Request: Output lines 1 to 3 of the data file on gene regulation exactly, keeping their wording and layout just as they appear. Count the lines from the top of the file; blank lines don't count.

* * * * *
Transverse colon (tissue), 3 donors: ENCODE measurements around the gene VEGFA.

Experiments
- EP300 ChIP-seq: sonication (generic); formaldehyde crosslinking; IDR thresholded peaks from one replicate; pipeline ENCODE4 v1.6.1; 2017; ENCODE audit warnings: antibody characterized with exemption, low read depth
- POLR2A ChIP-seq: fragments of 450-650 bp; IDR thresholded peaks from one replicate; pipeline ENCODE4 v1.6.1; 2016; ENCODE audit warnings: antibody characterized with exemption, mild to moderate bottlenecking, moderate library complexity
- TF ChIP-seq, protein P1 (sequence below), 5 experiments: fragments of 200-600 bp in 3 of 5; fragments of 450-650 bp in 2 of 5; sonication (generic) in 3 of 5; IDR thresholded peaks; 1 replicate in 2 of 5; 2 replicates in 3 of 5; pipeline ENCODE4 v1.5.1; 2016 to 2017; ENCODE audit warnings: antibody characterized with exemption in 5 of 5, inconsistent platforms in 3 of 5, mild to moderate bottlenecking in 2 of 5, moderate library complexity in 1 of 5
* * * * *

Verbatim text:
Transverse colon (tissue), 3 donors: ENCODE measurements around the gene VEGFA.

Experiments
- EP300 ChIP-seq: sonication (generic); formaldehyde crosslinking; IDR thresholded peaks from one replicate; pipeline ENCODE4 v1.6.1; 2017; ENCODE audit warnings: antibody characterized with exemption, low read depth